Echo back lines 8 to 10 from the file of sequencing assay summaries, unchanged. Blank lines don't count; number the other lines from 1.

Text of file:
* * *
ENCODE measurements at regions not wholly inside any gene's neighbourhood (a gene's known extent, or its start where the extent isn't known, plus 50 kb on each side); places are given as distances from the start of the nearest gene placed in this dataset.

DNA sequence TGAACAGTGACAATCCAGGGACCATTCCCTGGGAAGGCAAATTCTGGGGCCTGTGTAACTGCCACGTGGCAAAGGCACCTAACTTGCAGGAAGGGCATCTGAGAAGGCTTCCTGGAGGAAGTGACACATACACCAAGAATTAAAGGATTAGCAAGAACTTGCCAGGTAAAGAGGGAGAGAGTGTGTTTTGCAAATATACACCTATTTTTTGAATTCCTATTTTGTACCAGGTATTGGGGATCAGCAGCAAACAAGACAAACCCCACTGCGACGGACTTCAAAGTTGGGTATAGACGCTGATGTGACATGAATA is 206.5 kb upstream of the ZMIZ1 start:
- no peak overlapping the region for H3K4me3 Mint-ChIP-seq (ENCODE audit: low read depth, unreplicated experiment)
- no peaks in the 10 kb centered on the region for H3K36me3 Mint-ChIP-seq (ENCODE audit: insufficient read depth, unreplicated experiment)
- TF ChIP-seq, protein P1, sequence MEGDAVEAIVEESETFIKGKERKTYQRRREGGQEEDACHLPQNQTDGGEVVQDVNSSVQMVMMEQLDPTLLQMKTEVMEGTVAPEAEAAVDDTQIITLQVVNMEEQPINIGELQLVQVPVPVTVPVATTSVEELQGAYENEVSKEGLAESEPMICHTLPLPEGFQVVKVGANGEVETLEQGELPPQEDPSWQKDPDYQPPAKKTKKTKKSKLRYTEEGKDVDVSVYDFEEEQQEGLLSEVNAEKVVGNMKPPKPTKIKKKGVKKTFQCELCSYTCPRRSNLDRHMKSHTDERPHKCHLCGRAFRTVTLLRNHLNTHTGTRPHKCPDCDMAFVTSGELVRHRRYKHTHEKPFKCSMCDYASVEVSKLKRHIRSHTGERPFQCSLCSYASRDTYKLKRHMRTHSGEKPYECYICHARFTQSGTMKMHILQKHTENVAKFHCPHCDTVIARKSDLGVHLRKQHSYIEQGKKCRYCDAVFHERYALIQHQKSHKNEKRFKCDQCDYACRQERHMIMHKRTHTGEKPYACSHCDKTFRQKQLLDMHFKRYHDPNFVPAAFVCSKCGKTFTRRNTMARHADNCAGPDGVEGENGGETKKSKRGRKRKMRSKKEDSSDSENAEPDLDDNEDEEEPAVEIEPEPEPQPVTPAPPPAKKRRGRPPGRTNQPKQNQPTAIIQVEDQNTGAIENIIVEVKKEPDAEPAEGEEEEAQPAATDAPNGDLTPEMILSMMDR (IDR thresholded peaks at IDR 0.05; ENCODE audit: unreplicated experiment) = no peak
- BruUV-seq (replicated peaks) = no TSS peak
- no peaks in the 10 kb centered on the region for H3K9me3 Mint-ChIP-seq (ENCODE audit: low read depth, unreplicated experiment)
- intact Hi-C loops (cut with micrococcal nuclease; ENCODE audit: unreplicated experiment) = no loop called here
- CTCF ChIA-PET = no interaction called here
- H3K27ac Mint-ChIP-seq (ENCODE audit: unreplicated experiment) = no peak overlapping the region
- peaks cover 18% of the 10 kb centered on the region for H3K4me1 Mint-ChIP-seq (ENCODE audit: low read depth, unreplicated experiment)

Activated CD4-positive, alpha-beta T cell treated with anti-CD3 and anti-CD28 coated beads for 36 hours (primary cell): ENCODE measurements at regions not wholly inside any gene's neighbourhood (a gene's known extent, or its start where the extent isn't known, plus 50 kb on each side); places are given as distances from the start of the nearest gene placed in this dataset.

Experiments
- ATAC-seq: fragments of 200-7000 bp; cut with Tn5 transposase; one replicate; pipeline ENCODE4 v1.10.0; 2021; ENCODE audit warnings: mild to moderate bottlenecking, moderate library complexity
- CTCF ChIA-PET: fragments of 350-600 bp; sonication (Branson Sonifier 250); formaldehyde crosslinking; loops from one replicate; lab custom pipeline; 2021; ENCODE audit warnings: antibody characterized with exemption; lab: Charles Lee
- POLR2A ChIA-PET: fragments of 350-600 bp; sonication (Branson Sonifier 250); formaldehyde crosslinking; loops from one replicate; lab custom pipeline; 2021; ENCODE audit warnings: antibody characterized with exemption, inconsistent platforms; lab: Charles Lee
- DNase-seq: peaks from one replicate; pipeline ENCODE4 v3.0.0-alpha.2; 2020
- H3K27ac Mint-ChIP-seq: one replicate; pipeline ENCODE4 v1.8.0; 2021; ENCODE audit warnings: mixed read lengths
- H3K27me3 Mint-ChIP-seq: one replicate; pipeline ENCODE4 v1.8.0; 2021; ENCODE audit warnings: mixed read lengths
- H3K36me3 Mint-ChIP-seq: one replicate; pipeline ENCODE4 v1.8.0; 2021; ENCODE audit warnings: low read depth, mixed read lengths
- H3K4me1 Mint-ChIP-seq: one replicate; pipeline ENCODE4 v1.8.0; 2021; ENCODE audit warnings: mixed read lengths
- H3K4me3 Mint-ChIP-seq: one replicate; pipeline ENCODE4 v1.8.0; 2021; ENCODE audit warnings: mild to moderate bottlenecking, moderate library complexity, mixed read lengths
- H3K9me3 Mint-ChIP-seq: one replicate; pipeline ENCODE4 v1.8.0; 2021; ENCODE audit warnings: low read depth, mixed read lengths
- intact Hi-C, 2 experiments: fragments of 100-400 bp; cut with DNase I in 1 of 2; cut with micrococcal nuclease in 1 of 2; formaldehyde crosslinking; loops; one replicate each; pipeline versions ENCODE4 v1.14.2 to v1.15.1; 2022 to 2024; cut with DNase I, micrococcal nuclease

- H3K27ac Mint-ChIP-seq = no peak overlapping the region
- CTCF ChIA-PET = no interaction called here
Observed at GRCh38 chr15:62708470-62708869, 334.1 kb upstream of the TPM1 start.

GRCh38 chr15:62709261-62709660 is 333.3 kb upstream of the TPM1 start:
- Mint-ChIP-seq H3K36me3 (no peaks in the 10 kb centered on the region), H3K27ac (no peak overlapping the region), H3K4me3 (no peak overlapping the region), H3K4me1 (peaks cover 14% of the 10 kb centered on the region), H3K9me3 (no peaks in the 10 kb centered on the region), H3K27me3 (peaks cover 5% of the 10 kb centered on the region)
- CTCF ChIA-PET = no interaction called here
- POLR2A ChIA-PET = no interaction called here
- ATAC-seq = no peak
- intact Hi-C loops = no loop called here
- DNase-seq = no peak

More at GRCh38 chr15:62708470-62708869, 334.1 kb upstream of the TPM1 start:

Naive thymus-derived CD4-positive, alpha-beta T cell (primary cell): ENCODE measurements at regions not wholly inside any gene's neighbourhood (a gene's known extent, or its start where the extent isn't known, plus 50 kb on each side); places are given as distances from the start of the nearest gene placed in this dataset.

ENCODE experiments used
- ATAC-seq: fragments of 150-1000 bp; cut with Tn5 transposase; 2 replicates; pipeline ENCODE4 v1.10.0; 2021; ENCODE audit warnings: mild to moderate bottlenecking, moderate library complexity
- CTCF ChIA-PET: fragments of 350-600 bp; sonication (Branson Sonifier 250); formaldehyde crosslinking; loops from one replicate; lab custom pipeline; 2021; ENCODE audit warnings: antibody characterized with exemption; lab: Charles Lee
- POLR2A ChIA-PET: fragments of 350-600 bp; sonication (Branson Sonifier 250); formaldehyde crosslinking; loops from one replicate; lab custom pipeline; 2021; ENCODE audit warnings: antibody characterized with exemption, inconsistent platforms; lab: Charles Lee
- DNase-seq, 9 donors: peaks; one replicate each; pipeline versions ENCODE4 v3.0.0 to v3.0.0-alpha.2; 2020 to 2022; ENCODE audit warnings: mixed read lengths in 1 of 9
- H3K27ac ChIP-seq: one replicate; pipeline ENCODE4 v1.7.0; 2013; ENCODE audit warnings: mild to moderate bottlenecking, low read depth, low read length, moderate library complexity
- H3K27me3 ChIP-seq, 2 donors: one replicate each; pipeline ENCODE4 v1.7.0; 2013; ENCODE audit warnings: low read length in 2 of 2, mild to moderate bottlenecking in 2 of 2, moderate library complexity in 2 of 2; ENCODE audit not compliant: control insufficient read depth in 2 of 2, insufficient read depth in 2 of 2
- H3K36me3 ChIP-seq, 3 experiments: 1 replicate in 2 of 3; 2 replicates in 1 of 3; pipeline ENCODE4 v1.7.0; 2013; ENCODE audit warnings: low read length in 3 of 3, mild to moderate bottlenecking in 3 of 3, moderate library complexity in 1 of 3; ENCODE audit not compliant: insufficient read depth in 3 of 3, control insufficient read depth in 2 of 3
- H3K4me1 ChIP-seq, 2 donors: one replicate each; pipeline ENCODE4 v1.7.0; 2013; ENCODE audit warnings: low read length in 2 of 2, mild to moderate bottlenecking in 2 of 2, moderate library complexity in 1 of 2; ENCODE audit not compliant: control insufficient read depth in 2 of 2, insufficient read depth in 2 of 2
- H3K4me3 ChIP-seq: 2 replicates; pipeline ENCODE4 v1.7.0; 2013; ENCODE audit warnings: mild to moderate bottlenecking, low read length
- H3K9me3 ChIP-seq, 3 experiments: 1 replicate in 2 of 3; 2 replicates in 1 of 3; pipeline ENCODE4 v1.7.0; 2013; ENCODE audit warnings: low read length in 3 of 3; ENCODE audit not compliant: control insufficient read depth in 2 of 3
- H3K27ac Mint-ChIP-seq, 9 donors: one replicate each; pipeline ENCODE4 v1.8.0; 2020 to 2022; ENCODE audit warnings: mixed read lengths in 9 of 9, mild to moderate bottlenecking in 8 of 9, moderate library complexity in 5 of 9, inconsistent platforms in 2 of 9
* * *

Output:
- intact Hi-C loops (cut with micrococcal nuclease; ENCODE audit: unreplicated experiment) = no loop called here
- CTCF ChIA-PET = no interaction called here
- H3K27ac Mint-ChIP-seq (ENCODE audit: unreplicated experiment) = no peak overlapping the region